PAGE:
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How are Voters Influenced by Opinion Polls? The Effect of Polls on Voting Behavior and Party Sympathy

Similar to all other types of information, public opinion polls can influence public opinion. We present two hypotheses to understand how polls affect public opinion: the bandwagon and the underdog effect. The bandwagon effect claims that voters “jump on the bandwagon,” which means that if a party is gaining in the polls, the party will gain additional support from the voters, and vice versa if the party is losing in the polls. The underdog effect suggests that if a party is losing in the polls, the party will gain some sympathy votes to offset this loss. We use a survey experiment to test the two hypotheses. We find evidence of the bandwagon effect, and the effect is strongest in the positive direction. When voters learn that a party is gaining in the polls, voters will be more likely to vote for it. There is also some evidence for the negative bandwagon effect. We find no evidence for the underdog effect. The effects head in the same direction regardless of the size of the party. We conclude by discussing the implications of our findings with regards to a potential ban on publishing opinion polls.

You just made it: Individual incumbency advantage under Proportional Representation

Using close election outcomes, we identify a personal effect of incumbency on the probability of seeking election, and seeking and winning office in subsequent elections for elected officials in an Open List Proportional System. In many cases Danish local elections creates an as-if random distribution of candidates that are elected or not, which is an ideal setting for a Regression Discontinuity design. The incumbency advantage has been studied to a great extent, though primarily in pluralistic electoral systems, while more recent studies have extended the scope to Proportional Representation systems. This study adds to this budding literature by showing an advantage in a new context and focusing on candidate level electoral returns under conditions where candidates are arguably least likely to benefit from incumbency.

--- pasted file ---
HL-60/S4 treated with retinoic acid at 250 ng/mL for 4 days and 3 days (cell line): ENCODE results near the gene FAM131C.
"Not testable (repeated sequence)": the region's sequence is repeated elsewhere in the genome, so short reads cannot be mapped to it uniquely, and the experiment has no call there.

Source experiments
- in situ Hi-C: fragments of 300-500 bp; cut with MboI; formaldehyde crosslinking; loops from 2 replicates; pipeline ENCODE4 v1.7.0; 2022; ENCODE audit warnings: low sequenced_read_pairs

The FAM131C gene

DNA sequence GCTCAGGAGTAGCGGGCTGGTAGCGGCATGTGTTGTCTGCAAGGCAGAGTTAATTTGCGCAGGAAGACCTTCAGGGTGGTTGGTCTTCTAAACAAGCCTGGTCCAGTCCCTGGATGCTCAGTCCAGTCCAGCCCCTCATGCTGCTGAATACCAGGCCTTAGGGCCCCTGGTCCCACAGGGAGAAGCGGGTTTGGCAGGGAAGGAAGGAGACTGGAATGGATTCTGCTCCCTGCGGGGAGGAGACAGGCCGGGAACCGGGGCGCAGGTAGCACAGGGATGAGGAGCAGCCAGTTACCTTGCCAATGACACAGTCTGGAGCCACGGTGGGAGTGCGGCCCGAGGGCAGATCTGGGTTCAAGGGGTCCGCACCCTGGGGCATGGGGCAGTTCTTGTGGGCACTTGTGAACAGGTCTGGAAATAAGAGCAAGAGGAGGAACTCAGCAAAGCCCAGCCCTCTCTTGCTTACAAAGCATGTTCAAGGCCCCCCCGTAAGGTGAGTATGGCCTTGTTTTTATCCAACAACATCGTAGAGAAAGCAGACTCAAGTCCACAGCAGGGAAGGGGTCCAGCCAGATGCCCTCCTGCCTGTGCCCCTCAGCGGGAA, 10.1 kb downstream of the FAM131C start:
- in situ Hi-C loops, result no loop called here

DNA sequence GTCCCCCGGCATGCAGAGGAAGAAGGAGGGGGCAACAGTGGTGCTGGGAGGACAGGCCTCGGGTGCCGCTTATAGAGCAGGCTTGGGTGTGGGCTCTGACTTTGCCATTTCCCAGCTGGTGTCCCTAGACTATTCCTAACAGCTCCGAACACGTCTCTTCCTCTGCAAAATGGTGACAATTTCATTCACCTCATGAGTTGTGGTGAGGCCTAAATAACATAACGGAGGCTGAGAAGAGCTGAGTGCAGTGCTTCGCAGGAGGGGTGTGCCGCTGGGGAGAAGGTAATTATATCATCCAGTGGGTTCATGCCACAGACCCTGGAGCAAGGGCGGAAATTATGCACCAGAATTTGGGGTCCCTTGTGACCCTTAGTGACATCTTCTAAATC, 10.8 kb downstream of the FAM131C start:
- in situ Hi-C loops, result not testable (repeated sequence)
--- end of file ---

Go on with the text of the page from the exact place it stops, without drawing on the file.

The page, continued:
Is Door-to-Door Canvassing Effective in Europe? Evidence from a Meta-study across Six European Countries

A vast amount of experimental evidence suggests that get-out-the-vote encouragements delivered through door-to-door canvassing have large effects on turnout. Most of the existing studies have been conducted in the United States, and are inspiring European mobilization campaigns. This article explores the empirical question of whether the American findings are applicable to Europe. It combines existing European studies and presents two new Danish studies to show that the pooled point estimate of the effect is substantially smaller in Europe than in the United States, and finds no effects in the two Danish experiments. The article discusses why the effects seem to be different in Europe compared to the United States, and stresses the need for further experiments in Europe as there is still considerable uncertainty regarding the European effects. While one  possible explanation is that differences in turnout rates explain the differences in effect sizes, the empirical analysis finds no strong relationship between turnout and effect sizes in either Europe or the United States.

How Voter Mobilization from Short Text Messages Travels within Households and Families: Evidence from two Nationwide Field Experiments

Through two large GOTV field experiments in two different elections, we investigate the spillover effect to other household members and family members outside the household. We mobilized young voters with cell phone text messages, a campaign tactic unlikely to be observed by other persons than the treated. The direct effect varied but approximately 30 percent spilled over to other persons in the household, even parents. The effects are subtle and we cannot with certainty establish that a spillover effect exists. However, we demonstrate, using Bayesian updating, that even an initial skeptic becomes close to convinced that the effect spills over. Our study provides evidence by suggesting that young individuals’ decision to vote affect other household members, including their parents, to do the same. When young voters live without their parents, we find no evidence of spillovers to parents, suggesting that households are more important than families ties for turnout contagion.